To start the new year, CHS told you about a new series of free bootcamps to hep educate tenants across Seattle. The first Be:Seattle Tenant Rights Bootcamp is Wednesday night from 6:30 to 8:00 PM at Summit Ave’s Top Pot.
Wednesday also brings the monthly gathering of a longer-term effort to help politically — and tactically — organize tenants on Capitol Hill. Alex Brennan of Capitol Hill Housing’s EcoDistrict effort tells CHS the nonprofit is looking forward to the Capitol Hill Renters Initiative growing more and more independent in 2017 starting with its first meeting of the new year from 6 to 7 PM at 12th Ave Arts.
“The big thing is we’re moving towards renters taking on more leadership and more responsibility from Capitol Hill Housing staff,” Brennan said.
CHS wrote about the growth of the initiative last summer as organizers looked to enable the power of “Capitol Hill’s silent majority” of tenants. While more than half of Seattle’s property is zoned for single family homes and only 8% of Seattle is zoned for multi-family buildings, renters make up 80% of the population within the EcoDistrict boundaries. “We felt like we really needed to be doing a better job of engaging renters,”Capitol Hill EcoDistrict director Joel Sisolak told us last year. In September, the group organized a renters summit and developed goals including a call for a Seattle renters’ commission.
The monthly Capitol Hill Renters Initiative meetings are where the boots start to hit the ground on achieving these goals. Brennan says, unsurprisingly, the Capitol Hill group has a broad array of work groups with eight areas of focus including tactical efforts like organizing a group to attend Housing and Homelessness Advocacy Day in Olympia in February. Other workgroups have broader mandates like examining and responding to the city’s Housing Affordability and Livability process.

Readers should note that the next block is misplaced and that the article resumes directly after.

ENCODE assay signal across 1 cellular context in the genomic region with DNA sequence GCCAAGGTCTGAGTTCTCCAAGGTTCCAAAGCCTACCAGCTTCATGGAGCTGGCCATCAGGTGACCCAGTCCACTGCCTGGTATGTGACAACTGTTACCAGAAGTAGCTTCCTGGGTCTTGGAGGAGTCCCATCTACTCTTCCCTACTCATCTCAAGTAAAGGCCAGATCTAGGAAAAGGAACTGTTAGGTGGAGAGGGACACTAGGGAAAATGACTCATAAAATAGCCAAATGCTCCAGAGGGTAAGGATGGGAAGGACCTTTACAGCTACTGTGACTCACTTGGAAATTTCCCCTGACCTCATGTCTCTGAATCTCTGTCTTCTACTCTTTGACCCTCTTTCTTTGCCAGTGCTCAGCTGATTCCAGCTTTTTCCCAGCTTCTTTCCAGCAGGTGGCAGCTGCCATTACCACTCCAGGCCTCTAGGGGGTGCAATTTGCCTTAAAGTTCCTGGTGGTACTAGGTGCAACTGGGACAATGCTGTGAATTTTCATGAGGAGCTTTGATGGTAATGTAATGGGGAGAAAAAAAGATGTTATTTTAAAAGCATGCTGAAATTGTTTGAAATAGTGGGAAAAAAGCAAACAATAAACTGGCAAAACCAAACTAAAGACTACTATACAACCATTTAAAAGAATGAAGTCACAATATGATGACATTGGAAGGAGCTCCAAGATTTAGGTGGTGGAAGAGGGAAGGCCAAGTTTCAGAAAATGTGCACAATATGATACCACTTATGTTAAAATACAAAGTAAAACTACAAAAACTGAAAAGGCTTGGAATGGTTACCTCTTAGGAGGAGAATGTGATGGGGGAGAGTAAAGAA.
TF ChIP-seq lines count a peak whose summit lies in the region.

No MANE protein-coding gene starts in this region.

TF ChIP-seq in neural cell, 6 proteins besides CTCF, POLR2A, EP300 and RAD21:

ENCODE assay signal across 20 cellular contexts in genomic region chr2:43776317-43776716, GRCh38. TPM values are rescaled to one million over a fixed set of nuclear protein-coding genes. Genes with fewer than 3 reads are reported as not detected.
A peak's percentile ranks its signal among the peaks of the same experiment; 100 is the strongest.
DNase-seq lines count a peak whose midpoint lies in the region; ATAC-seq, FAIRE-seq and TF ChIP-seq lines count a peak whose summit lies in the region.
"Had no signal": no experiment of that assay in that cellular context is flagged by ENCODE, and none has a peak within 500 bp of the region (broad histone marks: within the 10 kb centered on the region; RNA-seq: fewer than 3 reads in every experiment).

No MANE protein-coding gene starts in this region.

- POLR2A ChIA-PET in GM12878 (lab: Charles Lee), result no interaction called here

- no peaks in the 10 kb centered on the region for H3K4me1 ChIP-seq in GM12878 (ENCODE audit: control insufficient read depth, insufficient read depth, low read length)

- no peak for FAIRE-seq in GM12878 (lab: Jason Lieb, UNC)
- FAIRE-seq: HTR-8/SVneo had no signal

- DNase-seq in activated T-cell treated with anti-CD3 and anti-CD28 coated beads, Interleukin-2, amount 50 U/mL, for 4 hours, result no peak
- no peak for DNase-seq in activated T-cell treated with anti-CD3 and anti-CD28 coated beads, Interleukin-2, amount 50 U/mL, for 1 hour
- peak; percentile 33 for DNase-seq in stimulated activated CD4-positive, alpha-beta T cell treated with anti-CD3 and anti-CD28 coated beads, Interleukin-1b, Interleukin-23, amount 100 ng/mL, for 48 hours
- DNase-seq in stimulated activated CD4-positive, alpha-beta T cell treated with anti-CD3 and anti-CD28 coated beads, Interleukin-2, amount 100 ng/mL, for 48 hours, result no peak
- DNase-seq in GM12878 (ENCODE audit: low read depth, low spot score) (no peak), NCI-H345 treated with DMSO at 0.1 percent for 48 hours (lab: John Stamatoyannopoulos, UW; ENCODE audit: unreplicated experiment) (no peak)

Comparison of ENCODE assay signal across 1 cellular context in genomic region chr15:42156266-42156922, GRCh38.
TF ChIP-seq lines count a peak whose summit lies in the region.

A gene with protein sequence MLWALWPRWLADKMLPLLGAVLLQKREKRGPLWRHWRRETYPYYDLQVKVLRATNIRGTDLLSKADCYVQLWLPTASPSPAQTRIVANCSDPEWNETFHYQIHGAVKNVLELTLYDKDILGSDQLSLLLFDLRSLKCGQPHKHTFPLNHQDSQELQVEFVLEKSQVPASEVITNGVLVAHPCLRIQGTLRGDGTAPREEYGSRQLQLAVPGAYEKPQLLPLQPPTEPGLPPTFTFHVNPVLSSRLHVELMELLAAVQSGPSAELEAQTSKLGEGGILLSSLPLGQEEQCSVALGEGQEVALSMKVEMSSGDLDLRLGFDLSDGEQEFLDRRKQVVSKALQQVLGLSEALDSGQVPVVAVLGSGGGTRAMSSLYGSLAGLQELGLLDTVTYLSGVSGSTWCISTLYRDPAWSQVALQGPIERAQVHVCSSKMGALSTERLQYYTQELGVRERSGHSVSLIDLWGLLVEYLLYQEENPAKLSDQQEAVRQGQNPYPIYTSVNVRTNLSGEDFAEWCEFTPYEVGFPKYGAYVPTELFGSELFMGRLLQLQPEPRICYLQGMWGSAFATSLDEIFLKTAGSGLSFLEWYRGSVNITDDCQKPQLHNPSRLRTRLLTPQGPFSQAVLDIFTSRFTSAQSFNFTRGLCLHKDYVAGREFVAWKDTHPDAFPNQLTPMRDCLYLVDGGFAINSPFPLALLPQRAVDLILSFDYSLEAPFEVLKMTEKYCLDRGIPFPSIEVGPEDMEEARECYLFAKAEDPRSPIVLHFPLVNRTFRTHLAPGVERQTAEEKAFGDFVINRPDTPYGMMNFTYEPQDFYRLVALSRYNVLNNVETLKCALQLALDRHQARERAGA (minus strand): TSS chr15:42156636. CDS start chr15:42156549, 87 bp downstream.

The typical meeting, Brennan said, includes updates from the workgroups followed by a second half of the planned hour-long session dedicated to a specific issue or initiative.
As the group grows from beneath Capitol Hill Housing’s wing, the next burning issue for the initiative will be formalizing its leadership. By January 25th, officer candidates will need to throw their name in the hat before a planned election in February.
It’s not too late for you to get involved and, like any good community group, those willing to lead and take on an officer role might not emerge until midnight on the 25th. Even if you can’t make the January meeting, you can join the group on Facebook and see what you can do to help.